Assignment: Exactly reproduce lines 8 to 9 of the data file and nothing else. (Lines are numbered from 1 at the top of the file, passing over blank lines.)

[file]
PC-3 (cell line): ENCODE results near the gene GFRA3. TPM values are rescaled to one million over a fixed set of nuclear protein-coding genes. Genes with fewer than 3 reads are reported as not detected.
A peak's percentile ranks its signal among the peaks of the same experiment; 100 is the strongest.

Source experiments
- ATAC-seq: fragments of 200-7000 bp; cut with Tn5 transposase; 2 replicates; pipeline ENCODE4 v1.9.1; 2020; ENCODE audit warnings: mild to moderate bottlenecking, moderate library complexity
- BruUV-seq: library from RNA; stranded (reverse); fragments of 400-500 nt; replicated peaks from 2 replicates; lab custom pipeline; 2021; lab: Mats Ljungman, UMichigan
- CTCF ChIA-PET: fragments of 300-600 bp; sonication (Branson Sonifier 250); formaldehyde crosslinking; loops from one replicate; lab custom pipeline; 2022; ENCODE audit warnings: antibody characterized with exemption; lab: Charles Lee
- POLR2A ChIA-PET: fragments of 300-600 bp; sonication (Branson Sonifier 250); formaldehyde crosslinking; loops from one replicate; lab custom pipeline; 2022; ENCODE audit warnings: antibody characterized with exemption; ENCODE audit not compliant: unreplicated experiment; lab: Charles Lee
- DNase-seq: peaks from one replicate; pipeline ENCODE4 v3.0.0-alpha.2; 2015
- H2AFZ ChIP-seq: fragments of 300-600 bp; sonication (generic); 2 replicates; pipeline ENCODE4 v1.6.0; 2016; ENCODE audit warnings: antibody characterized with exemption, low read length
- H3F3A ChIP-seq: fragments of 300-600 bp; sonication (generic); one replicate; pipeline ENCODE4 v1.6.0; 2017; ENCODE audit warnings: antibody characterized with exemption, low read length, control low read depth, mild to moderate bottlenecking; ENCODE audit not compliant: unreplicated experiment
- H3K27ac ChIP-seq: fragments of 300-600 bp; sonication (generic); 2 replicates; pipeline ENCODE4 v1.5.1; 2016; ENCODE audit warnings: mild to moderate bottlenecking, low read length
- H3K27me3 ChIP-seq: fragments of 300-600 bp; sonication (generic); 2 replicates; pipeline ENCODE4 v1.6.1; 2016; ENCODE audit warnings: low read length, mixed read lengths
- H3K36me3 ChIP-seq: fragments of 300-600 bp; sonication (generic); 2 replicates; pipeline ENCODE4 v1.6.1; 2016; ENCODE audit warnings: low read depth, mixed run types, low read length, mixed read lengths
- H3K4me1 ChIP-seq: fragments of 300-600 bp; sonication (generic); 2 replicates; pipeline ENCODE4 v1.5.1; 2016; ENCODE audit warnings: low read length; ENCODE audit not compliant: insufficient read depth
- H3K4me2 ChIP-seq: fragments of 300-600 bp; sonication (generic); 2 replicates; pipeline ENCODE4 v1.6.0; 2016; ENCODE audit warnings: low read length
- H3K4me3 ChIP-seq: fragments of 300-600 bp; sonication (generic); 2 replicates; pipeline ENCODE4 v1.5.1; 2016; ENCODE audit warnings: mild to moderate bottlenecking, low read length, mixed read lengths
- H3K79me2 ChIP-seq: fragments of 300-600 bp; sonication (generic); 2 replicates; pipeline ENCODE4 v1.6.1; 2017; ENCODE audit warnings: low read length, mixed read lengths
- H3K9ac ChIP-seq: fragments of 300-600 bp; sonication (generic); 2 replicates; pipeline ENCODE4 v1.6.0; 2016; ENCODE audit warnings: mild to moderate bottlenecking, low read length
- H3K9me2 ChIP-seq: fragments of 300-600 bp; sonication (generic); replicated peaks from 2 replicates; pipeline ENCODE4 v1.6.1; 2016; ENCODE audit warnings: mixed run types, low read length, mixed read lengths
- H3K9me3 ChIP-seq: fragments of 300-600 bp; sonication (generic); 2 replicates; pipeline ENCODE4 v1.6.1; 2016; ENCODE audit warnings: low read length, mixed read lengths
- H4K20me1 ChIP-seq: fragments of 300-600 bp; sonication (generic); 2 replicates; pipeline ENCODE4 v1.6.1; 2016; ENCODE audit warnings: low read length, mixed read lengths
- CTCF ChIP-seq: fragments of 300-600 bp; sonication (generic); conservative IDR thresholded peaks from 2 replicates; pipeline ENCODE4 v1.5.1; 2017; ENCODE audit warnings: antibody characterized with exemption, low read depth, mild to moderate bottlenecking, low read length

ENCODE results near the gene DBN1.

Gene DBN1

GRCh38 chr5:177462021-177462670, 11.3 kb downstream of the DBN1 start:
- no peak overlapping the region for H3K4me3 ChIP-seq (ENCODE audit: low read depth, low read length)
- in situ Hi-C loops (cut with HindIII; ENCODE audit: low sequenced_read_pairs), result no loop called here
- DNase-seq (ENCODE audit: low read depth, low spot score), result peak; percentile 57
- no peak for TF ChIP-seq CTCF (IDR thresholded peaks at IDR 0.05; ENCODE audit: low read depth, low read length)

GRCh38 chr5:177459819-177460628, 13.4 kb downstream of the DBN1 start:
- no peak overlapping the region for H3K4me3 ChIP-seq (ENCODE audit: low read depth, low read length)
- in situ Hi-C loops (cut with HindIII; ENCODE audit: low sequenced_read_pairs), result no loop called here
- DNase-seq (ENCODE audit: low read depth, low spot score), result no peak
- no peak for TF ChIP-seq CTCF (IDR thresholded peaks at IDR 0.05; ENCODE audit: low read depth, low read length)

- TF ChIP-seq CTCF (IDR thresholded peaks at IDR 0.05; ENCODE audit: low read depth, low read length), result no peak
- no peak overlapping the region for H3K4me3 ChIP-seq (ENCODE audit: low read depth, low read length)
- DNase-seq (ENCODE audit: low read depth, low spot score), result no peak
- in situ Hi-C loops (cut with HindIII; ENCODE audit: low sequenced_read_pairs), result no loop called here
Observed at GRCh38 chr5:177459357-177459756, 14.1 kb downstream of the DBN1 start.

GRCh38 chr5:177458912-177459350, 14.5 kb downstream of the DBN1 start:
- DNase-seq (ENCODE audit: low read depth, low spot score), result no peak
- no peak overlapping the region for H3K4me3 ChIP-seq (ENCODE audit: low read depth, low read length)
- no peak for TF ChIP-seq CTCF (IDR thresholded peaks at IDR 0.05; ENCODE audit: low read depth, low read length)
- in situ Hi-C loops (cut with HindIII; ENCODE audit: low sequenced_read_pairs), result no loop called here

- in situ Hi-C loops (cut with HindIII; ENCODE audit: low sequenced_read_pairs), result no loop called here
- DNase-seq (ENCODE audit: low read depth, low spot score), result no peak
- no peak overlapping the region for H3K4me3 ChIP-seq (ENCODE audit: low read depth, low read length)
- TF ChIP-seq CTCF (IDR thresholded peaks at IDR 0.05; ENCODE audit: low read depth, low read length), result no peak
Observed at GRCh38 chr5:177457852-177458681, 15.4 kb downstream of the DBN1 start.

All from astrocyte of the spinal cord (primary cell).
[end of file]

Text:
- DNase-seq: peaks from one replicate; pipeline ENCODE4 v3.0.0-alpha.2; 2015
- H2AFZ ChIP-seq: fragments of 300-600 bp; sonication (generic); 2 replicates; pipeline ENCODE4 v1.6.0; 2016; ENCODE audit warnings: antibody characterized with exemption, low read length